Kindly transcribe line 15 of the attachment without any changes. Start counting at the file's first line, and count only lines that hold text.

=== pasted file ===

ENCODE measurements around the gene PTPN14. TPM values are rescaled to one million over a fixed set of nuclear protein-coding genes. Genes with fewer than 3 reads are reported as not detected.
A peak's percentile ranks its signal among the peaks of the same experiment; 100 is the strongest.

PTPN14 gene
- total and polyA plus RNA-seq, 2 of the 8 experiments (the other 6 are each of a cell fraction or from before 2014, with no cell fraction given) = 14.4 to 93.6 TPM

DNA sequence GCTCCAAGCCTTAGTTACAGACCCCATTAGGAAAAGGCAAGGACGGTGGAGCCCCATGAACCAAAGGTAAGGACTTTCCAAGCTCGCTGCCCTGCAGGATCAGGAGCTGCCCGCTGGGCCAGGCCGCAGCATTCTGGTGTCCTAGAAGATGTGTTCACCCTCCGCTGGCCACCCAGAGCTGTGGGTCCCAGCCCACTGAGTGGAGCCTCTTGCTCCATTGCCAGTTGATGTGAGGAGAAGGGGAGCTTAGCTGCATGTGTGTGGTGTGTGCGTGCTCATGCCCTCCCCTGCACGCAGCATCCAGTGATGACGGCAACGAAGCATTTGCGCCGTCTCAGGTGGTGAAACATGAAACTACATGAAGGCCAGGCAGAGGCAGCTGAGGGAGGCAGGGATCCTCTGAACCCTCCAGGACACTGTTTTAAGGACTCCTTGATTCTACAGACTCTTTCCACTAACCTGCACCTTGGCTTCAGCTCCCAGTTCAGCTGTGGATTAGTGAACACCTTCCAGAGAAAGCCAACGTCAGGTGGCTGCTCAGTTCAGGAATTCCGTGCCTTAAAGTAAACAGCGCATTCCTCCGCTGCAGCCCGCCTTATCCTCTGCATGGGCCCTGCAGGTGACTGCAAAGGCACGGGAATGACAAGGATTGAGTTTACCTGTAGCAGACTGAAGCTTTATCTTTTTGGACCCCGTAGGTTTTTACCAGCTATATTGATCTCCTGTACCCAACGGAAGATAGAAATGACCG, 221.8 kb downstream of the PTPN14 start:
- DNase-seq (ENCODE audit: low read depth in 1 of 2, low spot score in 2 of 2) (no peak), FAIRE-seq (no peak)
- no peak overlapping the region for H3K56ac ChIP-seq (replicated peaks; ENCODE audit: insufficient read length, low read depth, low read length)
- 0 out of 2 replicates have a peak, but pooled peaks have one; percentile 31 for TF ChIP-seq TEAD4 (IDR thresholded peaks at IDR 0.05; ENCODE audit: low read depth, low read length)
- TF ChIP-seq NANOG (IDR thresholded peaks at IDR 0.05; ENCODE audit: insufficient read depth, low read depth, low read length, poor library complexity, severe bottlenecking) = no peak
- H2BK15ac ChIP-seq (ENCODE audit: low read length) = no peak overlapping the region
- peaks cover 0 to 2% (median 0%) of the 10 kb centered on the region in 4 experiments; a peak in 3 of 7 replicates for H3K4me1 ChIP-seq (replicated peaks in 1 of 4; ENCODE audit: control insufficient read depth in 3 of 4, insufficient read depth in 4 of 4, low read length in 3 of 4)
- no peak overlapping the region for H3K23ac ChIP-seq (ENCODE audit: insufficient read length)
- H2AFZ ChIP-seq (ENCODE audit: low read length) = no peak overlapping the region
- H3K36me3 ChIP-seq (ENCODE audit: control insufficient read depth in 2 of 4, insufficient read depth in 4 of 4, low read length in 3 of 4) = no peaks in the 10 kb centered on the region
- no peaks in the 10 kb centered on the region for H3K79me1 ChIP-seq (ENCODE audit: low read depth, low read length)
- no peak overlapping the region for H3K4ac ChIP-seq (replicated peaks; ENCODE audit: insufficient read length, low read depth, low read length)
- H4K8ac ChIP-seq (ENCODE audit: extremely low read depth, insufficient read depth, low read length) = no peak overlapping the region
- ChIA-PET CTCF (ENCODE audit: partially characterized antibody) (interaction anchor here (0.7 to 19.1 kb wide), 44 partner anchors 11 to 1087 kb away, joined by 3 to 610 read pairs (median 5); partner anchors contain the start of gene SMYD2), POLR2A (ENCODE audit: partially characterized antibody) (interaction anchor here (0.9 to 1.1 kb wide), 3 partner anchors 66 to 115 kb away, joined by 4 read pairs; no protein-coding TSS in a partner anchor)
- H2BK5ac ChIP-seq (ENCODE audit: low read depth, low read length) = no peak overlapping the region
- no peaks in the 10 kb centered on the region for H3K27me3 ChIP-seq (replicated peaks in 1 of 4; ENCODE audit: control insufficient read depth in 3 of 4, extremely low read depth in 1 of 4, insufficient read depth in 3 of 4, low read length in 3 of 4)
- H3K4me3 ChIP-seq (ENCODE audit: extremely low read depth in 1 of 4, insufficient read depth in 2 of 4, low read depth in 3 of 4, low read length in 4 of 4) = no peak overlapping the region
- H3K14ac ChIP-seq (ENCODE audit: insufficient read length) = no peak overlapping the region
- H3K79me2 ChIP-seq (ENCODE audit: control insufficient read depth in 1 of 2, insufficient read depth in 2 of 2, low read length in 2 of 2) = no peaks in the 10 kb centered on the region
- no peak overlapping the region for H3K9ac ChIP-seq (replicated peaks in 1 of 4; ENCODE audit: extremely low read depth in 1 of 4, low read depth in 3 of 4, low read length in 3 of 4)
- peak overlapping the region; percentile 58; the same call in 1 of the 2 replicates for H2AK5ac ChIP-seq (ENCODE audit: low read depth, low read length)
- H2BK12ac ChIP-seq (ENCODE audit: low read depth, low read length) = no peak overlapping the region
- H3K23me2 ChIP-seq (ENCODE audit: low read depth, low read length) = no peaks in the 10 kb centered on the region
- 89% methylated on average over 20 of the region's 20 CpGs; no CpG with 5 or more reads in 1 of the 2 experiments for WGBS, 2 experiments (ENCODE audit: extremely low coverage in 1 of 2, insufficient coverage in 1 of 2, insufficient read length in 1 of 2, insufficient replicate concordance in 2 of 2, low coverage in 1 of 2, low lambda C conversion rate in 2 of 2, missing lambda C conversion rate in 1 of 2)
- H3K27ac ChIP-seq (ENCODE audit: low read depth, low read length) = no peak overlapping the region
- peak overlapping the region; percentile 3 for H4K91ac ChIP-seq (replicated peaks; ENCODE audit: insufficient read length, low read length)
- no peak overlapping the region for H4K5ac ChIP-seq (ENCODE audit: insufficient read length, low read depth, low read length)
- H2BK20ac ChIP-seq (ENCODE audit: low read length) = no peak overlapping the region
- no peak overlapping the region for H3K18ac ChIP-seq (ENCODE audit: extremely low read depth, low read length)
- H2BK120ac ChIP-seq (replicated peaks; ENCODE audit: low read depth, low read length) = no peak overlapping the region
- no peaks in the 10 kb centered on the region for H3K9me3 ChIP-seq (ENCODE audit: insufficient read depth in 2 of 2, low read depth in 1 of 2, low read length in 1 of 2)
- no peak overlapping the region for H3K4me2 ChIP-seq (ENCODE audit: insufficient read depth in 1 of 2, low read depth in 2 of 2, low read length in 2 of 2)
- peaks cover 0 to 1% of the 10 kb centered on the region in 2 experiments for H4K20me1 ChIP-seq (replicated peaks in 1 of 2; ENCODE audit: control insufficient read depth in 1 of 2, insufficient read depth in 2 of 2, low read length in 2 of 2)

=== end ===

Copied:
- no peaks in the 10 kb centered on the region for H3K79me1 ChIP-seq (ENCODE audit: low read depth, low read length)